Kirk Thame, MD, associate professor, pediatric gastroenterology, hepatology, and nutrition, Monroe Carell Jr. Children’s Hospital at Vanderbilt, Nashville, Tennessee, explains how linaclotide differs from other treatment options for pediatric functional constipation, and why children will benefit from its recent FDA approval.
In this Contemporary Pediatrics® interview, Kirk Thame, MD, associate professor, pediatric gastroenterology, hepatology, and nutrition, Monroe Carell Jr. Children’s Hospital at Vanderbilt, Nashville, Tennessee, explains how linaclotide differs from other treatment options for pediatric functional constipation, and why children will benefit from its recent FDA approval.
Transcription (edited for clarity):
Hi and thank you so much for joining us. I'm Joshua Fitch, editor of Contemporary Pediatrics®.
Kirk Thame, MBBS:
I'm Dr. Kirk Thame, I'm an associate professor in pediatric gastroenterology, hepatology, and nutrition at Vanderbilt Children's.
Thank you so much for taking the time to speak with us. Today we're discussing the recently FDA-approved linaclotide. First Dr. Thame, can you just explain how can linaclotide change the treatment landscape for children, adolescents, and teens, age 6 to 17 years with functional constipation.
The biggest way will be that it gives us another to another option for treatment. It performs similarly to market laxatives will [which] pull water into the intestines, keeping the stool from getting too hard. Linaclotide and the secretagogues are similar, but instead of pulling water in, they basically push water into the intestines… So, the mechanism of action is similar. I think that one of the major differences is going to be that it comes in tablet form. So that market laxatives that we have, you know, MiraLAX, Milk of Magnesia... they're all liquid forms. Some of our patients have problems with taste, even though MiraLAX, for instance, is supposed to be tasteless, and odorless, some children can know when it's mixed in, or it makes it just a little bit thicker. All the issues that you have with your liquid medicine will go away for either children who can take tablets or in the study, it was actually opened and sprinkled on food or in liquids. So, it's going to be an easier way to take it for many children, and so that will be a game-changer in terms of an option for children [that find it] difficult to take other forms of laxatives.
Dr. Thame how often will linaclotide need to be taken for this patient population and how can that impact that ease of access you just mentioned?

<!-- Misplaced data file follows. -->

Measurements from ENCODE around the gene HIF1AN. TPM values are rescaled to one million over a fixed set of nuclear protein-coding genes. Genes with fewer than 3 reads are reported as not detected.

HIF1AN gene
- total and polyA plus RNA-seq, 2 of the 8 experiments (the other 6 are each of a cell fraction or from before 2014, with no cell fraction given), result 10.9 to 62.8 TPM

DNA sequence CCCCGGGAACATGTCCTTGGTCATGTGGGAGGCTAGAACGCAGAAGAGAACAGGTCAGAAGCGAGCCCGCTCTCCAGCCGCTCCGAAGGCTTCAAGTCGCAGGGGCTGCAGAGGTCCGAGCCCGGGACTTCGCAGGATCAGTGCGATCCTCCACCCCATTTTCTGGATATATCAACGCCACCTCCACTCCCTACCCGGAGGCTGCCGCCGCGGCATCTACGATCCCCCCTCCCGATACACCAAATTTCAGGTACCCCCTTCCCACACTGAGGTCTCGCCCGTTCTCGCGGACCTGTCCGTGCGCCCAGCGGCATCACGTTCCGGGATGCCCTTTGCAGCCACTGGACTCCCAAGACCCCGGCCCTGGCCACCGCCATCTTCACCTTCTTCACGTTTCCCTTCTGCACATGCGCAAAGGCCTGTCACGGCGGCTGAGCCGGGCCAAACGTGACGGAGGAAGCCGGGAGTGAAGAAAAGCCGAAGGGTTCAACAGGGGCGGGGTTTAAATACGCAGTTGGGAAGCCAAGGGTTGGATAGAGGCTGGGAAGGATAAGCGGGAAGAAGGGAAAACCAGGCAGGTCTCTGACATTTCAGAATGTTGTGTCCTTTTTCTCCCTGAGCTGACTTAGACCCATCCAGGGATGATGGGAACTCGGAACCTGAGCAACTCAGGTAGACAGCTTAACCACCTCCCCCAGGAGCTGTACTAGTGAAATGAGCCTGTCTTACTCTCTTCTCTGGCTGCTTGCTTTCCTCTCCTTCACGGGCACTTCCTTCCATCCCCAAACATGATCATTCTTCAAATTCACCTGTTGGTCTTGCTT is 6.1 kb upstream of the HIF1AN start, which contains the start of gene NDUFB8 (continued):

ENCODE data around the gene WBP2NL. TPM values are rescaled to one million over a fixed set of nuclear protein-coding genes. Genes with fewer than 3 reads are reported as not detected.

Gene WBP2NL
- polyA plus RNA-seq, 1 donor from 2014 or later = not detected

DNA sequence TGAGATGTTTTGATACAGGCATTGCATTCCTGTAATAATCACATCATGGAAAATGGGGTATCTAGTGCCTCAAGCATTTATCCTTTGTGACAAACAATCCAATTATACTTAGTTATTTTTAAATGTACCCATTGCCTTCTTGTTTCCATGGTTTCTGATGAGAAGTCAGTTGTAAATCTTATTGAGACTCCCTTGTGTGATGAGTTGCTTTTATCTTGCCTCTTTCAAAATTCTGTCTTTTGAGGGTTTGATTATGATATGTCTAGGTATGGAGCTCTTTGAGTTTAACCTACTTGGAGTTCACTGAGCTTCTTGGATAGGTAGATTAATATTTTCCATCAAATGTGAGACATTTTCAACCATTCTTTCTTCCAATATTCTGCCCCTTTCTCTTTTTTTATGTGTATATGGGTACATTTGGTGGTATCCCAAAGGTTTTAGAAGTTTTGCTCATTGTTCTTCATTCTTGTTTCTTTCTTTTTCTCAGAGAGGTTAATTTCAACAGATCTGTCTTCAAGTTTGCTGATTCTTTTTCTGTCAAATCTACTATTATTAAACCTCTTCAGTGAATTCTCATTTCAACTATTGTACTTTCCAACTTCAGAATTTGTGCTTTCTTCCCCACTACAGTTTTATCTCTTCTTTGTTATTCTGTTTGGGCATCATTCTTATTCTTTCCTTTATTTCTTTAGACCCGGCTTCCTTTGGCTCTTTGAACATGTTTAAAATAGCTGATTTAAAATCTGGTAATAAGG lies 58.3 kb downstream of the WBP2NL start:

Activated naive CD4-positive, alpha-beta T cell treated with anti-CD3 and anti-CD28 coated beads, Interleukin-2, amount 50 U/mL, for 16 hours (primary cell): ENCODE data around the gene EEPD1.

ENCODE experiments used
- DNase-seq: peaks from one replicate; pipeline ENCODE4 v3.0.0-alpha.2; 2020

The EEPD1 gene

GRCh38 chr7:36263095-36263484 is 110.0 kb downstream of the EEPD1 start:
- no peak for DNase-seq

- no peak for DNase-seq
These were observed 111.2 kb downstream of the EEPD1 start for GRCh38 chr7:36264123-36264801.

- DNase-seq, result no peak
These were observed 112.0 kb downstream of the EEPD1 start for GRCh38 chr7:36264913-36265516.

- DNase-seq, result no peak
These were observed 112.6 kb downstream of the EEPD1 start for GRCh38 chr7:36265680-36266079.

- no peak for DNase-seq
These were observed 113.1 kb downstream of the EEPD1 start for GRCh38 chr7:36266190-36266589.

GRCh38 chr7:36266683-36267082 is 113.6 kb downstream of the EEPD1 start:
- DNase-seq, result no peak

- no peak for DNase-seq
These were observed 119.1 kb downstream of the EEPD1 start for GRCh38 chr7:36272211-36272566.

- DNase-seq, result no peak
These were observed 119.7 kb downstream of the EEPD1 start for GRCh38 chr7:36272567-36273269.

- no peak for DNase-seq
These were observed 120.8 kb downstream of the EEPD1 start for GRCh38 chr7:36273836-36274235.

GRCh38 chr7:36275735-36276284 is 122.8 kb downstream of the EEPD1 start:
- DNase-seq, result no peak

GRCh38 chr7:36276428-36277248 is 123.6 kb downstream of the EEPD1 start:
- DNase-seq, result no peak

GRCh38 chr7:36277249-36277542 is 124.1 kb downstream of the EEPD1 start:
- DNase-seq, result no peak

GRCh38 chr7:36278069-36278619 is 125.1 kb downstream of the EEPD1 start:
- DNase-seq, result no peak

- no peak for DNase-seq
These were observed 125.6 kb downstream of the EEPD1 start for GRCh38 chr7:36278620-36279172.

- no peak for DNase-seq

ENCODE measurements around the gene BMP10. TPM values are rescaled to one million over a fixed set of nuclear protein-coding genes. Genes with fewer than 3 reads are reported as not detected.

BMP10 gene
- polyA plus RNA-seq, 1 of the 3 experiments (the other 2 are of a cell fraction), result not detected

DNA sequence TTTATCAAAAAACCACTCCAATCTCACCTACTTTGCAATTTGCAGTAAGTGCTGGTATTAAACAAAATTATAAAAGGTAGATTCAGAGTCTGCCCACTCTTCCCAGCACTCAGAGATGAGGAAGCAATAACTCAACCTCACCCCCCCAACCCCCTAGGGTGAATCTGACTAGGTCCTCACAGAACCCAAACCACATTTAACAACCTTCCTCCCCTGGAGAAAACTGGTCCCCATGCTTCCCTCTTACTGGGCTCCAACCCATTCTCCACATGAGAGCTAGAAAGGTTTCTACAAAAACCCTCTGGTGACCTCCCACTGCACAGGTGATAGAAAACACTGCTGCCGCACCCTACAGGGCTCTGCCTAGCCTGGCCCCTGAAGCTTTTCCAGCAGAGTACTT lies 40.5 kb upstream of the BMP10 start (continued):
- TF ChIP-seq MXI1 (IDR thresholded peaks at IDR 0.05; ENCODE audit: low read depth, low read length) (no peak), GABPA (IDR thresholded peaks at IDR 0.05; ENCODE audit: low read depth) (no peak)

Dosing will be once a day. So that should also improve compliance. It's always easy to take something that's just once a day rather than twice or three times a day.
In the clinical trials, what adverse events were associated with linaclotide? What can healthcare providers, what do they need to be aware of when giving this out, and what can the patients expect in that regard as well?
The largest concern for linaclotide and the secretagogues have always been just severe diarrhea [In children aged 6 to 17 years, severe diarrhea was reported in <1% of 72 mcg linaclotide-treated patients1]. It carries a black box warning ["Risk of serious dehydration in pediatric patients less than 2 years of age"] because the intestinal mice in studies, some of them actually died from dehydration. And so that has put a limit on the age group that we are allowed to prescribe for. Having gone through the study, the study proves that it's safe and allows us to use a medication. I would just go back to the actual logic of the mice were baby mice in the studies. A child who is verbal, who can talk, meaning the children who in the age group of the study, can tell if they're thirsty. Most of them will be able to walk to the fridge if they are actually thirsty. So severe diarrhea is a possibility, serious injury from it should be very unlikely.
[Linaclotide black box language]:
Dr. Thame is there anything else you'd like to add on this recent FDA approval of linaclotide and how it can further treat this patient population?
Honestly, I'm looking forward to being able to use it. Right now, a few insurance companies will cover it. Many times, it will take a lot of legwork to actually get it covered, if at all. I welcome having yet another drug that we can use because every child is different, the taste is different, the tolerability to medications are different, and so it will be very helpful. You know, if you look at the studies, if you follow children with constipation, only about half of them are actually off medication 6 to 12 months after they've started for constipation. So, it seems like a simple disease, it seems like it's a very, easy problem to get over, but actually it turns out to be a long-term problem and a lot of that is due to compliance as well. If you can improve compliance, you can put improve outcomes. Linaclotide will give us one more chance to achieve that.
1. Ironwood pharmaceuticals announces FDA approval of new indication for LINZESS (linaclotide) for the treatment of functional constipation in pediatric patients ages 6-17 years-old. June 12, 2023. Accessed June 16, 2023. https://investor.ironwoodpharma.com/press-releases/press-release-details/2023/Ironwood-Pharmaceuticals-Announces-FDA-Approval-of-New-Indication-for-LINZESS-linaclotide-for-the-Treatment-of-Functional-Constipation-in-Pediatric-Patients-Ages-6-17-Years-Old/default.aspx